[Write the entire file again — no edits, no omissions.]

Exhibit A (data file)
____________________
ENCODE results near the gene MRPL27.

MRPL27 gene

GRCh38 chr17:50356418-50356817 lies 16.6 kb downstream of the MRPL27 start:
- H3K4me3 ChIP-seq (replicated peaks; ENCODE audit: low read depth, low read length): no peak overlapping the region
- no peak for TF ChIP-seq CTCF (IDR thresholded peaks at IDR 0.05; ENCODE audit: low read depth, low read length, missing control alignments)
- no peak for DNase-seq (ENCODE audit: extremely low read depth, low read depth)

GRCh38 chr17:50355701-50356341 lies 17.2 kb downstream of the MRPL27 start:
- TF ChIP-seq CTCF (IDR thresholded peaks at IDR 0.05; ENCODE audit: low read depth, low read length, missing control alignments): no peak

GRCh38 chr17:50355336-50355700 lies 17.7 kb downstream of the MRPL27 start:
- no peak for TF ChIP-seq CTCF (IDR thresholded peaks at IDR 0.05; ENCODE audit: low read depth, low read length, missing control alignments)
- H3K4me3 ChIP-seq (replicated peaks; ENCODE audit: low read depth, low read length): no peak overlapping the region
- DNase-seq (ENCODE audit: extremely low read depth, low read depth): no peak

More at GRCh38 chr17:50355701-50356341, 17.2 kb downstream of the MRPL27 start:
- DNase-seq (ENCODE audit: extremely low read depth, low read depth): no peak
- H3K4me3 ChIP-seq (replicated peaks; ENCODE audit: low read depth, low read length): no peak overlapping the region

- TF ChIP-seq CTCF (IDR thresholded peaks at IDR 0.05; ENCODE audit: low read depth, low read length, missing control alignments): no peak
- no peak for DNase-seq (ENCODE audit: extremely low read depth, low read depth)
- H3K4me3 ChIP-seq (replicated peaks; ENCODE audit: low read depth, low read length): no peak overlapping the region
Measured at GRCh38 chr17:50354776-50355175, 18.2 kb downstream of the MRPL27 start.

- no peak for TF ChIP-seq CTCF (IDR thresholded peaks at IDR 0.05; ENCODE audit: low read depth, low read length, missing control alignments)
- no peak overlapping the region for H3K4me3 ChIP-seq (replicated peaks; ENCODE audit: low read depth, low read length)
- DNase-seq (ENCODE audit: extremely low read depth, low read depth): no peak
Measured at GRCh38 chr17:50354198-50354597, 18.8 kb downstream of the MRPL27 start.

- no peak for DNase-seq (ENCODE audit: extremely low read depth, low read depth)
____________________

ENCODE results near the gene MRPL27.

MRPL27 gene

GRCh38 chr17:50356418-50356817 lies 16.6 kb downstream of the MRPL27 start:
- H3K4me3 ChIP-seq (replicated peaks; ENCODE audit: low read depth, low read length): no peak overlapping the region
- no peak for TF ChIP-seq CTCF (IDR thresholded peaks at IDR 0.05; ENCODE audit: low read depth, low read length, missing control alignments)
- no peak for DNase-seq (ENCODE audit: extremely low read depth, low read depth)

GRCh38 chr17:50355701-50356341 lies 17.2 kb downstream of the MRPL27 start:
- TF ChIP-seq CTCF (IDR thresholded peaks at IDR 0.05; ENCODE audit: low read depth, low read length, missing control alignments): no peak

GRCh38 chr17:50355336-50355700 lies 17.7 kb downstream of the MRPL27 start:
- no peak for TF ChIP-seq CTCF (IDR thresholded peaks at IDR 0.05; ENCODE audit: low read depth, low read length, missing control alignments)
- H3K4me3 ChIP-seq (replicated peaks; ENCODE audit: low read depth, low read length): no peak overlapping the region
- DNase-seq (ENCODE audit: extremely low read depth, low read depth): no peak

More at GRCh38 chr17:50355701-50356341, 17.2 kb downstream of the MRPL27 start:
- DNase-seq (ENCODE audit: extremely low read depth, low read depth): no peak
- H3K4me3 ChIP-seq (replicated peaks; ENCODE audit: low read depth, low read length): no peak overlapping the region

- TF ChIP-seq CTCF (IDR thresholded peaks at IDR 0.05; ENCODE audit: low read depth, low read length, missing control alignments): no peak
- no peak for DNase-seq (ENCODE audit: extremely low read depth, low read depth)
- H3K4me3 ChIP-seq (replicated peaks; ENCODE audit: low read depth, low read length): no peak overlapping the region
Measured at GRCh38 chr17:50354776-50355175, 18.2 kb downstream of the MRPL27 start.

- no peak for TF ChIP-seq CTCF (IDR thresholded peaks at IDR 0.05; ENCODE audit: low read depth, low read length, missing control alignments)
- no peak overlapping the region for H3K4me3 ChIP-seq (replicated peaks; ENCODE audit: low read depth, low read length)
- DNase-seq (ENCODE audit: extremely low read depth, low read depth): no peak
Measured at GRCh38 chr17:50354198-50354597, 18.8 kb downstream of the MRPL27 start.

- no peak for DNase-seq (ENCODE audit: extremely low read depth, low read depth)